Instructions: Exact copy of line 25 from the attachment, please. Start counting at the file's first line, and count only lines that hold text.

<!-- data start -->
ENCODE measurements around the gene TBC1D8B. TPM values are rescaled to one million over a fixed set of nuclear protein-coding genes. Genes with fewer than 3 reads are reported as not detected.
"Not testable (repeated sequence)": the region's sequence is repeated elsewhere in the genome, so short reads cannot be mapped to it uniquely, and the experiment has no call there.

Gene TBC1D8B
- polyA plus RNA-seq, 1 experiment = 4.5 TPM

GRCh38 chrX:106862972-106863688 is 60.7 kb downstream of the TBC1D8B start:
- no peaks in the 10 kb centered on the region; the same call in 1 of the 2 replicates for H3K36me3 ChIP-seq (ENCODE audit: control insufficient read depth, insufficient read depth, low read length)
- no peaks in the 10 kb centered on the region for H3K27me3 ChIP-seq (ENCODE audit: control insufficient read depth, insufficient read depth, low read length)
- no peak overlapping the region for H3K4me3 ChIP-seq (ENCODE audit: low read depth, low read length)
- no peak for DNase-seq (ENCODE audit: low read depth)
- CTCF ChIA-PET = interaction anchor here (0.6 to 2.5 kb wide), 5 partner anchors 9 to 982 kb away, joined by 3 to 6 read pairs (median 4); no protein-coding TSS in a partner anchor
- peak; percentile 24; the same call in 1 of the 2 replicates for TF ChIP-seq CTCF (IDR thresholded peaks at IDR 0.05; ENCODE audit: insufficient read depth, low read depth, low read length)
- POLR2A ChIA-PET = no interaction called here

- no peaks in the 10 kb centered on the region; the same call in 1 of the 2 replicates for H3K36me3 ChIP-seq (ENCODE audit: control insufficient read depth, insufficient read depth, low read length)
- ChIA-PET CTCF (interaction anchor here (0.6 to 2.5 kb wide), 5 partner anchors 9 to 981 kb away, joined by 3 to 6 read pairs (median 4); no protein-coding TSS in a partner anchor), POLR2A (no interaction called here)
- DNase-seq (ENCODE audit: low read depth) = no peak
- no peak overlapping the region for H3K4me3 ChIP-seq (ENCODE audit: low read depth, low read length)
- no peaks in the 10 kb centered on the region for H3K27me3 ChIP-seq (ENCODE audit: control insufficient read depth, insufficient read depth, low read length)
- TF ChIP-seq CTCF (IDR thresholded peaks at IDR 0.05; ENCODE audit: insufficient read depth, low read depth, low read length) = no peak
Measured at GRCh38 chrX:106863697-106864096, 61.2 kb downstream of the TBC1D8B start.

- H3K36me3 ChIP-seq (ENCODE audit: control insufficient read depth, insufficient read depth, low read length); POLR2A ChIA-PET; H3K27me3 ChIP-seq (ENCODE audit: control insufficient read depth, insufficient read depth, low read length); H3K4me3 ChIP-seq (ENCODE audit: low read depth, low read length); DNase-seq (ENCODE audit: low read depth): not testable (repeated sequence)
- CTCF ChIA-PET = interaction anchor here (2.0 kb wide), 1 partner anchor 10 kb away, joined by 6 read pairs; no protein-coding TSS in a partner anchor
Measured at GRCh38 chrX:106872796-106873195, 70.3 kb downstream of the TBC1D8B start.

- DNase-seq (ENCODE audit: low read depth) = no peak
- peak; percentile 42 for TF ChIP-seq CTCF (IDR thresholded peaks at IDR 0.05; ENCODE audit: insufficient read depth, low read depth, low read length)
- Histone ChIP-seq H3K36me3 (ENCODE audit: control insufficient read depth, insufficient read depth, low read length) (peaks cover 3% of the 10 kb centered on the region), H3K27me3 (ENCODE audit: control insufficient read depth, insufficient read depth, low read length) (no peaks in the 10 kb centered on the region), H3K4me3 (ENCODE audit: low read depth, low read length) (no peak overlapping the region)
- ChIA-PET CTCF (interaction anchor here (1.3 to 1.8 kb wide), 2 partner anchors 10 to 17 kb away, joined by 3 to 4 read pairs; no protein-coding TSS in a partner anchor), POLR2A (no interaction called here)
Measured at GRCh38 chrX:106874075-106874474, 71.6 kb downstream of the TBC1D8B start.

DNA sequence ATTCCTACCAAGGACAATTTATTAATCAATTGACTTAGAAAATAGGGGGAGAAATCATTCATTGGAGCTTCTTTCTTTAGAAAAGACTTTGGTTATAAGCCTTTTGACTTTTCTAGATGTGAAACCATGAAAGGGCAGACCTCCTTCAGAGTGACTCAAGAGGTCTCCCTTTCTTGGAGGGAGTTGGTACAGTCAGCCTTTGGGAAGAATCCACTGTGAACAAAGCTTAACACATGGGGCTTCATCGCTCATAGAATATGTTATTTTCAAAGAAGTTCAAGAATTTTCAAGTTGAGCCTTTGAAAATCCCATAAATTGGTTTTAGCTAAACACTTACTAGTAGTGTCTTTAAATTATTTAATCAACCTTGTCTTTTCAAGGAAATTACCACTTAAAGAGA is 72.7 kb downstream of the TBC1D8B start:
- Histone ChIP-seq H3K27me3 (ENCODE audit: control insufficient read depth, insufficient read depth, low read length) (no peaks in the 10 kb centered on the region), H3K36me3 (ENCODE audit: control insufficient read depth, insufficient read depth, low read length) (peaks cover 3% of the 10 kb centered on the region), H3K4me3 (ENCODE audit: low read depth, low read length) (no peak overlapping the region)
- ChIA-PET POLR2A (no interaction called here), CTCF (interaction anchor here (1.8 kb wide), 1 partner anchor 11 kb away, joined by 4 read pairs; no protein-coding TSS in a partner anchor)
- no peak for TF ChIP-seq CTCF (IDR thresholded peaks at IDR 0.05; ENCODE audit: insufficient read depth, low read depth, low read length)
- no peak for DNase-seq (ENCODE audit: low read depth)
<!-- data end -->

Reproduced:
- Histone ChIP-seq H3K36me3 (ENCODE audit: control insufficient read depth, insufficient read depth, low read length) (peaks cover 3% of the 10 kb centered on the region), H3K27me3 (ENCODE audit: control insufficient read depth, insufficient read depth, low read length) (no peaks in the 10 kb centered on the region), H3K4me3 (ENCODE audit: low read depth, low read length) (no peak overlapping the region)